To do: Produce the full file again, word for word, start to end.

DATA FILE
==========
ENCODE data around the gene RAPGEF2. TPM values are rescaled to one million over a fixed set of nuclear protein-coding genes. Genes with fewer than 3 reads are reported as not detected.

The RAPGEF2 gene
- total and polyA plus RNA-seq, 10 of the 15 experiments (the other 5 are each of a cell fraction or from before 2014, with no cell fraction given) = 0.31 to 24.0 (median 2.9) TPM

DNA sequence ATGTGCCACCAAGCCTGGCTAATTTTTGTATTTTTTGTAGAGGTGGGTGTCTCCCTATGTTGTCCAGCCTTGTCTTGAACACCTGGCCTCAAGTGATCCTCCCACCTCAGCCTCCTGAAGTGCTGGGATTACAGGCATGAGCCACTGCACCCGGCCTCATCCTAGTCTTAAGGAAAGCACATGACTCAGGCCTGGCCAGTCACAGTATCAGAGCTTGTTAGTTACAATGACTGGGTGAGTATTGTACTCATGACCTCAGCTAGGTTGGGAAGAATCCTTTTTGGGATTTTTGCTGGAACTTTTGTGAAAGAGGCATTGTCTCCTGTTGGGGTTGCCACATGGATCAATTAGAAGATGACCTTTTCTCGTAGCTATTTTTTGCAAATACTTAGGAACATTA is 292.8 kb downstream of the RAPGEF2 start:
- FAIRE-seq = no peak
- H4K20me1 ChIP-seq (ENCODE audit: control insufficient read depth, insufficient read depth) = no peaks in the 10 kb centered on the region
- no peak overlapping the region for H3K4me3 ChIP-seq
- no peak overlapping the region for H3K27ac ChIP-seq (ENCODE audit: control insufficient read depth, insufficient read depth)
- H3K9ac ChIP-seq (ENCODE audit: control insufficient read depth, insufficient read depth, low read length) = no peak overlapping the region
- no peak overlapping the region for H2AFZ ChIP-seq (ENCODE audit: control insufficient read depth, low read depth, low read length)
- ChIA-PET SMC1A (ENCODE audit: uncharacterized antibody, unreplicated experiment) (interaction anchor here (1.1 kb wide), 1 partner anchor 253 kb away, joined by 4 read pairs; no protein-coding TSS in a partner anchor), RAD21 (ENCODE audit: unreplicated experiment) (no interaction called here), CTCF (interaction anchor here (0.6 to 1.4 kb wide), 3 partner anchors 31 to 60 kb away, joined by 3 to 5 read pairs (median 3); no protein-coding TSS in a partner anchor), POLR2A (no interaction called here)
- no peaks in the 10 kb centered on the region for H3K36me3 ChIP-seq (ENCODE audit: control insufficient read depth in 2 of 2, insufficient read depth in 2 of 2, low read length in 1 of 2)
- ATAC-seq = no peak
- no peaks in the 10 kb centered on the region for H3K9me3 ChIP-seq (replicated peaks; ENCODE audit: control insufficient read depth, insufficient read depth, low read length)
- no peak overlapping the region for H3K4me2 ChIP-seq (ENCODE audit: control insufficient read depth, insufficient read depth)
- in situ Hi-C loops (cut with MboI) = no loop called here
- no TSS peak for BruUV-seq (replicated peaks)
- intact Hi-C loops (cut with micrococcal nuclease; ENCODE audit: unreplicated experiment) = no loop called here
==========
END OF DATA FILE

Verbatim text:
ENCODE data around the gene RAPGEF2. TPM values are rescaled to one million over a fixed set of nuclear protein-coding genes. Genes with fewer than 3 reads are reported as not detected.

The RAPGEF2 gene
- total and polyA plus RNA-seq, 10 of the 15 experiments (the other 5 are each of a cell fraction or from before 2014, with no cell fraction given) = 0.31 to 24.0 (median 2.9) TPM

DNA sequence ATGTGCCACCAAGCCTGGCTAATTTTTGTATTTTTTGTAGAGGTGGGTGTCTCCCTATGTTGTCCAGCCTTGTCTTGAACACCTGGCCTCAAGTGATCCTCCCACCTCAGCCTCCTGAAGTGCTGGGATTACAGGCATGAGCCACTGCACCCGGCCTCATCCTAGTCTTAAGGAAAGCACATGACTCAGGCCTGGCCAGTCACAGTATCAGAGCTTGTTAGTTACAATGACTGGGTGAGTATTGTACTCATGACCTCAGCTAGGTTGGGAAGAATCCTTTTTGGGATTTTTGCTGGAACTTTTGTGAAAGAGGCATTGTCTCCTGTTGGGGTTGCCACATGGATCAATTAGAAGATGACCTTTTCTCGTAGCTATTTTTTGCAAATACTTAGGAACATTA is 292.8 kb downstream of the RAPGEF2 start:
- FAIRE-seq = no peak
- H4K20me1 ChIP-seq (ENCODE audit: control insufficient read depth, insufficient read depth) = no peaks in the 10 kb centered on the region
- no peak overlapping the region for H3K4me3 ChIP-seq
- no peak overlapping the region for H3K27ac ChIP-seq (ENCODE audit: control insufficient read depth, insufficient read depth)
- H3K9ac ChIP-seq (ENCODE audit: control insufficient read depth, insufficient read depth, low read length) = no peak overlapping the region
- no peak overlapping the region for H2AFZ ChIP-seq (ENCODE audit: control insufficient read depth, low read depth, low read length)
- ChIA-PET SMC1A (ENCODE audit: uncharacterized antibody, unreplicated experiment) (interaction anchor here (1.1 kb wide), 1 partner anchor 253 kb away, joined by 4 read pairs; no protein-coding TSS in a partner anchor), RAD21 (ENCODE audit: unreplicated experiment) (no interaction called here), CTCF (interaction anchor here (0.6 to 1.4 kb wide), 3 partner anchors 31 to 60 kb away, joined by 3 to 5 read pairs (median 3); no protein-coding TSS in a partner anchor), POLR2A (no interaction called here)
- no peaks in the 10 kb centered on the region for H3K36me3 ChIP-seq (ENCODE audit: control insufficient read depth in 2 of 2, insufficient read depth in 2 of 2, low read length in 1 of 2)
- ATAC-seq = no peak
- no peaks in the 10 kb centered on the region for H3K9me3 ChIP-seq (replicated peaks; ENCODE audit: control insufficient read depth, insufficient read depth, low read length)
- no peak overlapping the region for H3K4me2 ChIP-seq (ENCODE audit: control insufficient read depth, insufficient read depth)
- in situ Hi-C loops (cut with MboI) = no loop called here
- no TSS peak for BruUV-seq (replicated peaks)
- intact Hi-C loops (cut with micrococcal nuclease; ENCODE audit: unreplicated experiment) = no loop called here